Power to the People: The Wide Impact of Administrative Self-Service in Higher EducationChristine Blakney | Managing Director of Student Business Services, Texas Tech University
Technology is fundamentally changing the way people conduct business, and higher education is not immune to its influence. Students aren’t standing in line to pay for courses anymore—it now happens with the click of a button. Yet progress is not always linear. Innovations meant to help students manage their own financial accounts can actually make the process more complicated.
In this interview Christine Blakney discusses some of the common roadblocks students face when registering and paying for courses online, and offers her insights on how business services offices can help to overcome them.
The EvoLLLution (Evo): What are the benefits of letting students manage their own account balances and payments online?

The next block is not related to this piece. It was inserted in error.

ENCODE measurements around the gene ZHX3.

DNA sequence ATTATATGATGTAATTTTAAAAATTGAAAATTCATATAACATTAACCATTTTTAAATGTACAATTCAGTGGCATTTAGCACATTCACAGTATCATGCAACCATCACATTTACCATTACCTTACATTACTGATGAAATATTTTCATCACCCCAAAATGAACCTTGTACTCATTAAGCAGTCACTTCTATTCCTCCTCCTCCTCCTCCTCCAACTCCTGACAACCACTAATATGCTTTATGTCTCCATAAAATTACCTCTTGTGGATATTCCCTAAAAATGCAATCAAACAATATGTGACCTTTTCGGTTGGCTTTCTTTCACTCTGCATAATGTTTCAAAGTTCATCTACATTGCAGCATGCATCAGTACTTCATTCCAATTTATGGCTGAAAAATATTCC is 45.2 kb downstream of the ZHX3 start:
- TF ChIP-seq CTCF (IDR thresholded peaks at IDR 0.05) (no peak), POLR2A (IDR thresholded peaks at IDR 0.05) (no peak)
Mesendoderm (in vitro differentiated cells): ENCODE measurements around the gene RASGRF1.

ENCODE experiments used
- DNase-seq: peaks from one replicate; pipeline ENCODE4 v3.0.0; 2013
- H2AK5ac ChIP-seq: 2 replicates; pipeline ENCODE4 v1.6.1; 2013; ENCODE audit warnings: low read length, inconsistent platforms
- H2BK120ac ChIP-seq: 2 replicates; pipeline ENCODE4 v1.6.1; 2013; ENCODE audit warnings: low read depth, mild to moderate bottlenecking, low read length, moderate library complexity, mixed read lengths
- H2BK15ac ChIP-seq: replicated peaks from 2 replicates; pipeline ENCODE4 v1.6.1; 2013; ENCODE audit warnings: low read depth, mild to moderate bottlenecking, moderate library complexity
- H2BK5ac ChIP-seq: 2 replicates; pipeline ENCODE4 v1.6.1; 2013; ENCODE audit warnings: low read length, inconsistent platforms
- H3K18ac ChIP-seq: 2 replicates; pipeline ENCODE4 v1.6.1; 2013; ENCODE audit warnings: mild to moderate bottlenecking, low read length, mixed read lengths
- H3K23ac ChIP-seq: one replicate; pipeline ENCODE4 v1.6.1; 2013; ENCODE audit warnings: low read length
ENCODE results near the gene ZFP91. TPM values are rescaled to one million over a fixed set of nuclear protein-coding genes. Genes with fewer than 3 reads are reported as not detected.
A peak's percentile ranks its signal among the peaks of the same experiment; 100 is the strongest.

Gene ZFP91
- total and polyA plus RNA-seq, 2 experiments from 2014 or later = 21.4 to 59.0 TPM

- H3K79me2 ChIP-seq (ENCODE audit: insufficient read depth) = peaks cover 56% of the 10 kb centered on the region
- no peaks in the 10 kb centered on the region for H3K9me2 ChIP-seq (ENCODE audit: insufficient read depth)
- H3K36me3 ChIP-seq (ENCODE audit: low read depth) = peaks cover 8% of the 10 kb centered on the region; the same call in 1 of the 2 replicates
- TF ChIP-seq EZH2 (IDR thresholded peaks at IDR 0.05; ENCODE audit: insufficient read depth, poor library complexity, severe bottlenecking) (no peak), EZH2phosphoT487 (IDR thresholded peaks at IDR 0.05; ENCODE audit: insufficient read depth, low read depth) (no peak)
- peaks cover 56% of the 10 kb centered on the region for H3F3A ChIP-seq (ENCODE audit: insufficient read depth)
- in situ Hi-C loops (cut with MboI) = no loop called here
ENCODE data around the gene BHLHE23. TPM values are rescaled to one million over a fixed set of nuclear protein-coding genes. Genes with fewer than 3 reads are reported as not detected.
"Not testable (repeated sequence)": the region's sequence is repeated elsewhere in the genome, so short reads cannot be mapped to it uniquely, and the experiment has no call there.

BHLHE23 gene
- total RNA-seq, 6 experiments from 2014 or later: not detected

Christine Blakney (CB): This generation of students has only known immediate access to information via the internet—with around-the-clock access to virtually. It just makes sense that our universities—which should be on the leading edge of technology and education—would offer that ease of access as well.
Meeting this expectation can also greatly improve the efficiency of our business operations due to the decrease in hands-on processing. Since many business offices are being challenged to do more with fewer staff, providing resources that allow the student to manage their account directly helps us to meet that goal.
A growing number of students are also considered non-traditional, which means they are no longer coming directly to college from high school. Many are attending college while working and raising a family and may not be able to address issues with their student account during typical office hours. By making access to student accounts available around the clock, students can make payments, enroll in payment plans, consult FAQs and send inquiries at times that fit their lifestyle.